Contrary to claims of rushing the translocation, plans to move the elephants commenced over three years ago and was delayed as a result of Covid-19.

Elephants transported by truck from Liwonde National Park, Malawi to Kasungu National Park © Frank Weitzer
Elephants transported by truck from Liwonde National Park, Malawi to Kasungu National Park

Human-wildlife conflict in Malawi is an ever-present challenge, negatively affecting people and wildlife alike. Unfortunately, elephants do not respect park boundaries and therefore pose a real threat to neighbouring people and their livelihoods, particularly when agricultural crops are grown immediately adjacent to the park boundary, enticing elephants to leave the park. Neighbouring communities try to protect their crops, which can lead to fatalities. Similarly, elephants are shot at and either killed or wounded.

For this reason, African Parks prioritised fencing the four parks under its management in Malawi. The primary purpose of an electrified perimeter fence is to keep wildlife inside the park and mitigate incidences of human-wildlife conflict from occurring. Characterised as “fortress conservation” by some critics, fences in Malawi-type circumstances are a massive investment in a community-centric approach to conservation. Without fences, conservation in areas where there is a high density of human settlement would not be possible. Losing these parks would have global ecological and national economic consequences as they not only protect wildlife, but also generate important revenue streams for local communities and the country’s economy.  

Unfortunately fences, despite being electrified, are not a fool-proof deterrent and elephant break-outs still occur. This is a "learnt-behaviour" whereby one elephant with the knowledge of fence-breaking passes it on to others. Elephant tusks do not conduct electricity so they do not get a shock when using their tusks to snap electrified strands. African Parks has invested heavily in introducing and testing new fencing methodologies which are proving to be successful, with minimal break-outs on sections that have been upgraded.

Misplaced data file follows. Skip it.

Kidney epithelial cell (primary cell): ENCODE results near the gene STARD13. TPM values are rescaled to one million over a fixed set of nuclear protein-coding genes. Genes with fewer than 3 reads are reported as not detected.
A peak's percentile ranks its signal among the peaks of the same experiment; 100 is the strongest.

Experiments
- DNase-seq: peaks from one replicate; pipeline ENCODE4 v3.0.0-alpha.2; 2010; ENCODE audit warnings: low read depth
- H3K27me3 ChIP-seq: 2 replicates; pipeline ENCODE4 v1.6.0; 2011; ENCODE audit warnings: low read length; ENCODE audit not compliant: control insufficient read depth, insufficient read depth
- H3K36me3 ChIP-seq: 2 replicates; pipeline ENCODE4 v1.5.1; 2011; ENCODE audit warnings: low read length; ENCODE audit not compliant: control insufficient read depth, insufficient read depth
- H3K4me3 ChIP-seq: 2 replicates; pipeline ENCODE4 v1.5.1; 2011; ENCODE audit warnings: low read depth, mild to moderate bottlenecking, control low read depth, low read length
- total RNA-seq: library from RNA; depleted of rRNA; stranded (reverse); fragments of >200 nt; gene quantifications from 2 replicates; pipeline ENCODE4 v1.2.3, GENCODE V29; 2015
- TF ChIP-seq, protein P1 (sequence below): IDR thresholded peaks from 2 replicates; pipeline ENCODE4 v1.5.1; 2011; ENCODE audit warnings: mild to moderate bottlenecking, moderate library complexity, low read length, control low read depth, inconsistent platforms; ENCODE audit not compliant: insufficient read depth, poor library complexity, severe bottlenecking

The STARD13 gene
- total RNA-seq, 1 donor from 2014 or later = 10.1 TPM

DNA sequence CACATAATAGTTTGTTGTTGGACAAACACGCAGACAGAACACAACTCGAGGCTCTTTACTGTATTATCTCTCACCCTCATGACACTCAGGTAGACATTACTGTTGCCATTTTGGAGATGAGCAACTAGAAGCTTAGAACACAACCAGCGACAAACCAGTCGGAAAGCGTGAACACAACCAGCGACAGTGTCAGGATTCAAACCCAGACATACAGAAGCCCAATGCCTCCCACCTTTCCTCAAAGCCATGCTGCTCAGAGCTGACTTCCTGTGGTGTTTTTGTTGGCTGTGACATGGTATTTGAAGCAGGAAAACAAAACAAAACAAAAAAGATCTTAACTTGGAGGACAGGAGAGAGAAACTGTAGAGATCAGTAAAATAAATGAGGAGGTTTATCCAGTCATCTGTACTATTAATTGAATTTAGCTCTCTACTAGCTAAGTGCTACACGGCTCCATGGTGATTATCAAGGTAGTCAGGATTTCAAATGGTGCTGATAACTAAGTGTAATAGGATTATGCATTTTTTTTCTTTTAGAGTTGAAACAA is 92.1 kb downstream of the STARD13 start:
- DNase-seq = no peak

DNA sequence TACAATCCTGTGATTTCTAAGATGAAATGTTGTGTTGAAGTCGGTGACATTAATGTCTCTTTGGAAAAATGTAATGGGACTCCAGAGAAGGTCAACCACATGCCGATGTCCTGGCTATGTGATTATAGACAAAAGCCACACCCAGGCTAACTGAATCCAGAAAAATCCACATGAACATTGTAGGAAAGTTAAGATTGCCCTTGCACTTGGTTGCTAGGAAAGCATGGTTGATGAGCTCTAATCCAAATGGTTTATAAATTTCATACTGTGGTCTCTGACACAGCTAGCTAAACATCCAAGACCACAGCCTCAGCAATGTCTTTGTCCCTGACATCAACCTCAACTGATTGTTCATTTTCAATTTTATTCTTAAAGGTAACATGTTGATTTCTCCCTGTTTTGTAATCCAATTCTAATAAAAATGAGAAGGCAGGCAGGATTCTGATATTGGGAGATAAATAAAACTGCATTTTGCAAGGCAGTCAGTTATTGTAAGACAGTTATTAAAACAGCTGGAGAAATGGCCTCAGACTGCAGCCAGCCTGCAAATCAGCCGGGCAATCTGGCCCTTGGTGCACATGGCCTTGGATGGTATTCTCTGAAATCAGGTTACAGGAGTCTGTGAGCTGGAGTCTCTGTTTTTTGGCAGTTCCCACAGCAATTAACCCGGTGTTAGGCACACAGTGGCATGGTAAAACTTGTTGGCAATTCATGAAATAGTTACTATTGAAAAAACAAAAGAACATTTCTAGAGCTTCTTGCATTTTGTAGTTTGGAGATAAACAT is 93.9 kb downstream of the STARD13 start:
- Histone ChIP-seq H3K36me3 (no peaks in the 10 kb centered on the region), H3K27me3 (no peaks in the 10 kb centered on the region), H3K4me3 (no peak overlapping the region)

Kenya Fence © African Parks
Elephant proof Kenya fencing in Liwonde National Park, Malawi

Successful elephant management in parks with “hard” boundaries requires a multi-layered approach. Fencing in such circumstances is the first line of defence. Community engagement is essential, so that communities can report break-outs immediately when they occur.  All the parks managed by African Parks in Malawi have fence attendants patrolling every 10km, ensuring break-outs can be either prevented or quickly handled. Similarly, the facilitation of community chilli farming adjacent to the fences, serves as an additional deterrent as well as generating an income for the participating farmers. Unfortunately, in circumstances where specific animals (usually bulls) continue to break out, euthanasia of that animal is a final, but necessary, intervention. With authorisation by DNPW, African Parks has had to euthanise several bull elephants in both Liwonde National Park and Nkhotakota Wildlife Reserve which were an ongoing threat to neighbouring communities.